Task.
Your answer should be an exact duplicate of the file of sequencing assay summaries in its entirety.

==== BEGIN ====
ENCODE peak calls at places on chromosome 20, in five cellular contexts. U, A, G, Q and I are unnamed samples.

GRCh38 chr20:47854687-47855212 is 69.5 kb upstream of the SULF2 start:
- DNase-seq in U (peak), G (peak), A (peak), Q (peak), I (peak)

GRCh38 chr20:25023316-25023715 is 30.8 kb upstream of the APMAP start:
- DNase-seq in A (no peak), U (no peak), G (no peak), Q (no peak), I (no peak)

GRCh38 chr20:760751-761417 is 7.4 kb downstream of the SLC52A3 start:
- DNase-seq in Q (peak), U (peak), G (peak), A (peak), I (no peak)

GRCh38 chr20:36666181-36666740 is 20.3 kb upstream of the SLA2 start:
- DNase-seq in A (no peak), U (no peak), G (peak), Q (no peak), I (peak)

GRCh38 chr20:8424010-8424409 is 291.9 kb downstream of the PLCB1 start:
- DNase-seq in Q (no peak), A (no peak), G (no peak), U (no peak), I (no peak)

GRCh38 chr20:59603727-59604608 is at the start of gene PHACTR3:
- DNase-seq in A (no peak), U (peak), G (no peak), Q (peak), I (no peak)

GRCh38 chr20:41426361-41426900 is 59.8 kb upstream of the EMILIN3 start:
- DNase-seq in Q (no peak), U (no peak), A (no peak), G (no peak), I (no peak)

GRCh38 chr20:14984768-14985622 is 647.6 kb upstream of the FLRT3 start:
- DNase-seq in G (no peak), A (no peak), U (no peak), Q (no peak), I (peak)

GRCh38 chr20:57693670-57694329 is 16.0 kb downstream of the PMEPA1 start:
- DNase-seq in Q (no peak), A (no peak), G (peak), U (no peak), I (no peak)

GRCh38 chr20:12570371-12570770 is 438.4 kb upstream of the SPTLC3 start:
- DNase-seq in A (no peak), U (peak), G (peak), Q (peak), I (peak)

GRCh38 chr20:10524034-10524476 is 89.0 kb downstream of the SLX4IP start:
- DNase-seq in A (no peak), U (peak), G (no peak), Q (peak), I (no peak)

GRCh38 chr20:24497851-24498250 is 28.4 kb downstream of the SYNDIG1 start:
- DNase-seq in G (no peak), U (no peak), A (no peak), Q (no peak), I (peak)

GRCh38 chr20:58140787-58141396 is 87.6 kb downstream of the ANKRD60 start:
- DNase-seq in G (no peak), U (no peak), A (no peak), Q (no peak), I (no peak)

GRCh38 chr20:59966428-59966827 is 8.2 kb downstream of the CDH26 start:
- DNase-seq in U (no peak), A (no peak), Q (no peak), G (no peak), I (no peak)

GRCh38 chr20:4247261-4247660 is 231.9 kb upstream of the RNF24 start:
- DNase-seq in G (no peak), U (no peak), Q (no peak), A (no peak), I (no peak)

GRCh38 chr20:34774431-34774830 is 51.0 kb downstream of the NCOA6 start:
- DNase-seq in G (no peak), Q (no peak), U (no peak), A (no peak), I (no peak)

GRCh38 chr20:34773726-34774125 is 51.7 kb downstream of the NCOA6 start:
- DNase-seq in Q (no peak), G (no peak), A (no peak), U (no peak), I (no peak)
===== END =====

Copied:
ENCODE peak calls at places on chromosome 20, in five cellular contexts. U, A, G, Q and I are unnamed samples.

GRCh38 chr20:47854687-47855212 is 69.5 kb upstream of the SULF2 start:
- DNase-seq in U (peak), G (peak), A (peak), Q (peak), I (peak)

GRCh38 chr20:25023316-25023715 is 30.8 kb upstream of the APMAP start:
- DNase-seq in A (no peak), U (no peak), G (no peak), Q (no peak), I (no peak)

GRCh38 chr20:760751-761417 is 7.4 kb downstream of the SLC52A3 start:
- DNase-seq in Q (peak), U (peak), G (peak), A (peak), I (no peak)

GRCh38 chr20:36666181-36666740 is 20.3 kb upstream of the SLA2 start:
- DNase-seq in A (no peak), U (no peak), G (peak), Q (no peak), I (peak)

GRCh38 chr20:8424010-8424409 is 291.9 kb downstream of the PLCB1 start:
- DNase-seq in Q (no peak), A (no peak), G (no peak), U (no peak), I (no peak)

GRCh38 chr20:59603727-59604608 is at the start of gene PHACTR3:
- DNase-seq in A (no peak), U (peak), G (no peak), Q (peak), I (no peak)

GRCh38 chr20:41426361-41426900 is 59.8 kb upstream of the EMILIN3 start:
- DNase-seq in Q (no peak), U (no peak), A (no peak), G (no peak), I (no peak)

GRCh38 chr20:14984768-14985622 is 647.6 kb upstream of the FLRT3 start:
- DNase-seq in G (no peak), A (no peak), U (no peak), Q (no peak), I (peak)

GRCh38 chr20:57693670-57694329 is 16.0 kb downstream of the PMEPA1 start:
- DNase-seq in Q (no peak), A (no peak), G (peak), U (no peak), I (no peak)

GRCh38 chr20:12570371-12570770 is 438.4 kb upstream of the SPTLC3 start:
- DNase-seq in A (no peak), U (peak), G (peak), Q (peak), I (peak)

GRCh38 chr20:10524034-10524476 is 89.0 kb downstream of the SLX4IP start:
- DNase-seq in A (no peak), U (peak), G (no peak), Q (peak), I (no peak)

GRCh38 chr20:24497851-24498250 is 28.4 kb downstream of the SYNDIG1 start:
- DNase-seq in G (no peak), U (no peak), A (no peak), Q (no peak), I (peak)

GRCh38 chr20:58140787-58141396 is 87.6 kb downstream of the ANKRD60 start:
- DNase-seq in G (no peak), U (no peak), A (no peak), Q (no peak), I (no peak)

GRCh38 chr20:59966428-59966827 is 8.2 kb downstream of the CDH26 start:
- DNase-seq in U (no peak), A (no peak), Q (no peak), G (no peak), I (no peak)

GRCh38 chr20:4247261-4247660 is 231.9 kb upstream of the RNF24 start:
- DNase-seq in G (no peak), U (no peak), Q (no peak), A (no peak), I (no peak)

GRCh38 chr20:34774431-34774830 is 51.0 kb downstream of the NCOA6 start:
- DNase-seq in G (no peak), Q (no peak), U (no peak), A (no peak), I (no peak)

GRCh38 chr20:34773726-34774125 is 51.7 kb downstream of the NCOA6 start:
- DNase-seq in Q (no peak), G (no peak), A (no peak), U (no peak), I (no peak)